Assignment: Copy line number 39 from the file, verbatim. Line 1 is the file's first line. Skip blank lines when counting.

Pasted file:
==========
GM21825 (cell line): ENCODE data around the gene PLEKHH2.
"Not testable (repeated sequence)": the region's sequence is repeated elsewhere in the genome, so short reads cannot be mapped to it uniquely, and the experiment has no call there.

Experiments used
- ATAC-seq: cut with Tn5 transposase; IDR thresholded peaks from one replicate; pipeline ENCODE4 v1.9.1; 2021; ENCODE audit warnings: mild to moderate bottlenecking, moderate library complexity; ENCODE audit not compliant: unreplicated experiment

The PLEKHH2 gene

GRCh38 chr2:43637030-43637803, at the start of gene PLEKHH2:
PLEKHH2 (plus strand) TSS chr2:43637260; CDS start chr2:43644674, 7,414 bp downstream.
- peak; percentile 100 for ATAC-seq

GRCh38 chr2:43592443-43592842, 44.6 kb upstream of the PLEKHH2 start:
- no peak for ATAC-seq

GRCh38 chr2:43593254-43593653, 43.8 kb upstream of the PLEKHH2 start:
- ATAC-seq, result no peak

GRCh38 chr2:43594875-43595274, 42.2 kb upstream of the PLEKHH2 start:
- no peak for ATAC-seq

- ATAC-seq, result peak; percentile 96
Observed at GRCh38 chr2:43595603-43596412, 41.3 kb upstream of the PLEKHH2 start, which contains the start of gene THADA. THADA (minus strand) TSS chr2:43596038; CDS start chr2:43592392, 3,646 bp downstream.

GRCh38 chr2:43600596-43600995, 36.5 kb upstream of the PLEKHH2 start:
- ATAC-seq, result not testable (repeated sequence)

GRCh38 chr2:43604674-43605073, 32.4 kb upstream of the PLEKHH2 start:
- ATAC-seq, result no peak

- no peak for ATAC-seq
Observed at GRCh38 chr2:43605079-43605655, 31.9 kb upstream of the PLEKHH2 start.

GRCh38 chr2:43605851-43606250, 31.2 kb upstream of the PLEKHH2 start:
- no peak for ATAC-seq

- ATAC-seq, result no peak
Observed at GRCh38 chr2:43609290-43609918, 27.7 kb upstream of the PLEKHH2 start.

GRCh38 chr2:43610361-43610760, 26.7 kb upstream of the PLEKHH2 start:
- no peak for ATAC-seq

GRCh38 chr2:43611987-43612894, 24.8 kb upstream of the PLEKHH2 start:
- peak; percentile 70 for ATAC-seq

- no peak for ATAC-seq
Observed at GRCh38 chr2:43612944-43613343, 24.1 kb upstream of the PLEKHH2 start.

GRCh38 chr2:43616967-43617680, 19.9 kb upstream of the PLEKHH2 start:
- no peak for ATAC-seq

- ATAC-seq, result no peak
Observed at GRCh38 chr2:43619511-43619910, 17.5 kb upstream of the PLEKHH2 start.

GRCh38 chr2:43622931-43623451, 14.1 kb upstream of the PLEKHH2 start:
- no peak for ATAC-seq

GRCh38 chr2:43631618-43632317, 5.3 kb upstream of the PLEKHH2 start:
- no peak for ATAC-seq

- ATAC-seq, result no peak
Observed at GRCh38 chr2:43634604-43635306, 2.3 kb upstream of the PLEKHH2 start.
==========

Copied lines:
GRCh38 chr2:43631618-43632317, 5.3 kb upstream of the PLEKHH2 start: